Stanley Robertson knew a thing or two about triumphing over adversity and still more about open-handedness. He was one of Scotland's priceless storytellers and singers. He told stories from the common treasury, nudging tales from the past into the present with contemporary touches that never compromised the integrity of the narrative. He sang, and what he sang, because every song has its time and purpose, were the auld traditional ballads through to local doggerel verse, the stuff once viewed as being as throwaway as chip paper. He was also a wonderful historian of Scots Traveller and Aberdonian working-class history – not in a hugely scholastic way, more by way of finding academe in memories of working-class life, human interest in the everyday. He told life histories in books such as his two volumes of Fish-hooses: Tales from an Aberdeen Filleter, illustrated by Eric Ritchie.
Giving a synopsis of his life in Reek Roon a Camp Fire – a Collection of Ancient Tales published in May, he wrote, "I worked for 47 years as a filleter in the fish trade because I had no academic qualifications whatsoever and the fish trade was the only thing available. It was a useless, thankless trade and the only respite I had was knowing that Christ's chief apostles were fish workers. Yet at the age of 29, I was discovered as a ballad singer and I was booked at festivals all over America. At 35 I was discovered as a storyteller by Barbara McDermitt from the School of Scottish Studies and I was booked for many story festivals in Europe, Britain, America and Canada. At 55 I wrote my first book, Exodus to Alford, followed by six others and dozens of anthologies and poems. I have won BBC prizes and written some religious scripts for their children's programmes. I have also written a couple of big plays which have been performed on the stage."
He dedicated Reek Roon to, among others, Sam Lee, one of the most promising folk singers to emerge from the London scene this decade. It was a marvellous fillip and recognition of another generation carrying the torch of tradition. The main body of the book is written mainly in Scots with a glossary identifying sprinklings of Doric, Gaelic, Romany and Traveller cant. Interestingly, like Roma or Romany, some cant expressions – deek for "look", for example – have the ring of corrupted Punjabi or Hindi.
Robertson was a member of Scotland's intermarried Traveller community. Just as there are worlds of difference between gypsy and Gypsy, the initial capital is important. It differentiates a people from a trade. Whether they were itinerant, settled or went "summer walking" before returning to winter quarters, down the street they were always the Travellers. "The Travelling people have always been despised by outsiders," he wrote, "who mistrusted them because of their private way of living and strange languages." Thus while Travellers were a people distinct from Gypsies, for centuries they were persecuted, vilified and ostracised in Scotland by royal decree. Keeping themselves to themselves, the Travellers created a hothouse of oral culture, one that prized song, story, lore and language.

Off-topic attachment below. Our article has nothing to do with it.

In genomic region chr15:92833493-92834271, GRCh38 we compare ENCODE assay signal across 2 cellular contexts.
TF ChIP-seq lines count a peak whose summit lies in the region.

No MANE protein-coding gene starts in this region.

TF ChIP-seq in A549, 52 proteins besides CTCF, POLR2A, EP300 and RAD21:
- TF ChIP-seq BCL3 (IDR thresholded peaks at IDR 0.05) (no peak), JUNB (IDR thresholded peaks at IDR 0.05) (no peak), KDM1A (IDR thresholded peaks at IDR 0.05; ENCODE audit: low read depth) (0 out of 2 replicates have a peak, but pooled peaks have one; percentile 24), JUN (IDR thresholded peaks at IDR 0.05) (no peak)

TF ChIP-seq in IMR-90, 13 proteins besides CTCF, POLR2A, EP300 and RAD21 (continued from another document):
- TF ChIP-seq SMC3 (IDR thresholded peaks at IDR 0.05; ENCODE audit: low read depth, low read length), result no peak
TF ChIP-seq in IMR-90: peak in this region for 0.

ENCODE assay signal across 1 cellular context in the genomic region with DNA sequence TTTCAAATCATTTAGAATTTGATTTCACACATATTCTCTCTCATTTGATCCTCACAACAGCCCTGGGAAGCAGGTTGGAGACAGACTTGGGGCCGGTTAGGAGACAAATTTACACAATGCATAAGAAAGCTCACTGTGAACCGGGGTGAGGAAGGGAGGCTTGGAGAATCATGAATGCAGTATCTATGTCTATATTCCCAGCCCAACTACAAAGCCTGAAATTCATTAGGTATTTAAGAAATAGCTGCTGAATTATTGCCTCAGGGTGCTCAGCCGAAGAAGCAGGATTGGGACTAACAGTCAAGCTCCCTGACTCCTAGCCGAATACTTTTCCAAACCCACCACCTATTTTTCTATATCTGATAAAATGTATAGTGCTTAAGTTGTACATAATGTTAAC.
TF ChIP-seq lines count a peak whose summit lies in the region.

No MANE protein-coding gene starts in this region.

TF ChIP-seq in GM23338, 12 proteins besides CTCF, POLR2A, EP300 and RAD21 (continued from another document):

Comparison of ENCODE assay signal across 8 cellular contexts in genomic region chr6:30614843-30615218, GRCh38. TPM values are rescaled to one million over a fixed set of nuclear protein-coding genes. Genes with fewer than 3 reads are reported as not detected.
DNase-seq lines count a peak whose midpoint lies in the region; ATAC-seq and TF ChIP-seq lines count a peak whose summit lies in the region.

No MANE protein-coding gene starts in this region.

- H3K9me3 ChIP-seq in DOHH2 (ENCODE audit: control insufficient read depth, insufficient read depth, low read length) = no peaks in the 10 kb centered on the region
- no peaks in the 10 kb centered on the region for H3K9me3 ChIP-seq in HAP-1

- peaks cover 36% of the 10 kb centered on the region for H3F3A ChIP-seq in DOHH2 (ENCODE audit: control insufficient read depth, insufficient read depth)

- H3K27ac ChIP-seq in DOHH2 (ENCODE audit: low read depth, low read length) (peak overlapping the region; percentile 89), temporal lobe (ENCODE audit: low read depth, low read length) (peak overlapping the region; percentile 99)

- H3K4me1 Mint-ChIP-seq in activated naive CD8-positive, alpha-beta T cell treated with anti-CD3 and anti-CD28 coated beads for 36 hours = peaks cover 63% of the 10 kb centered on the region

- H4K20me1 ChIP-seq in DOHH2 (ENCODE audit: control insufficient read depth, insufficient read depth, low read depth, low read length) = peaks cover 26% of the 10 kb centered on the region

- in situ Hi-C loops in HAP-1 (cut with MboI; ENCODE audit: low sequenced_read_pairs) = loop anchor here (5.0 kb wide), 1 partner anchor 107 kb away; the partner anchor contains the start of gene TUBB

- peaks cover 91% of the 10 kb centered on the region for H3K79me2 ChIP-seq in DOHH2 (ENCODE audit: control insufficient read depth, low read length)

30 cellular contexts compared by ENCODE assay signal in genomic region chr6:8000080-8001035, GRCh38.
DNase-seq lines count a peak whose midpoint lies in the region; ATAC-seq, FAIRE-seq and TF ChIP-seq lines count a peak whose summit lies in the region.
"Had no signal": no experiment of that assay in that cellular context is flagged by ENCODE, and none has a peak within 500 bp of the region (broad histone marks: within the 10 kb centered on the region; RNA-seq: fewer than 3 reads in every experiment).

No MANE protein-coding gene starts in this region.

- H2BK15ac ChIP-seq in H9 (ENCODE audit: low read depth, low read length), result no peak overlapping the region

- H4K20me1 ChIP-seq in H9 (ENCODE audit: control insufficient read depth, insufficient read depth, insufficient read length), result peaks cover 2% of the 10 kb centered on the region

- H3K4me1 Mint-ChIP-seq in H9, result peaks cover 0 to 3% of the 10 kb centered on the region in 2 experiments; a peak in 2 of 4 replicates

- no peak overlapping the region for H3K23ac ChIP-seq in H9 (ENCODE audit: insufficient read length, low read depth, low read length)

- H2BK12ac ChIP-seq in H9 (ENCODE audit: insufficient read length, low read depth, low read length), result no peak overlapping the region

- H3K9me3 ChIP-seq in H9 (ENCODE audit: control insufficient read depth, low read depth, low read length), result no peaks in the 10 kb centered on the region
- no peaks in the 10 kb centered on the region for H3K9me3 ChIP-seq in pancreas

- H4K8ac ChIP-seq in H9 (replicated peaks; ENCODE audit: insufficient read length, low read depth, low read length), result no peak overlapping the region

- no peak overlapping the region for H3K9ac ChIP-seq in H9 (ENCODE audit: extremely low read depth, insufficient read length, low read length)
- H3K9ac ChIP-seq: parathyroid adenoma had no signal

William Stanley Robertson was born the 12th of 13 children to William Robertson and Elizabeth McDonald in 1940. When helping with the Oxford Dictionary of National Biography entry for his aunt, the ballad singer Jeannie Robertson, he must have smiled when writing that his kin had "a very interesting family history". By "interesting" read "ferociously complex" because Travellers use multiple names and bynames to convey lineage and affiliation, or to trick and obfuscate. He was proud that the Millennium Community Project placed a commemorative plaque on Jeannie Robertson's home at 90 Hilton Street, Aberdeen.
He served seven years in the Territorial Army where, like many of his kinsfolk, his father included, he played the pipes. In 1975, Jeannie Robertson entrusted him with something highly personal – the pipes that had belonged to her first child, James (1928-1936). In a letter to me, he wrote, "Her son Jimsy... was indeed a wonderful piper himself. A month before Jeannie died she gave me wee Jimsy's pipes with a promise that I would never sell them. This promise I have kept."
Stanley Robertson, like his daughters Gabrielle and Nicole, ranks as a major champion of Traveller culture, staring down the prejudice that only started to change in the late 1950s.
Robertson may be heard on a number of recordings. Peter Cooke's recording of the story "The Angel of Death" appears on Greentrax's Scottish Traditional Tales (2000) while Rum Scum Scoosh! (2006) focuses on song and story captured when Robertson was a Keyworker from 2002 to 2005 at Aberdeen University's Elphinstone Institute for the Oral and Cultural Traditions of Scottish Travellers project.
William Stanley Robertson: storyteller, singer, piper, writer and historian: born Aberdeen 8 June 1940; married Johnann (four sons, two daughters); died Aberdeen 2 August 2009.Reuse content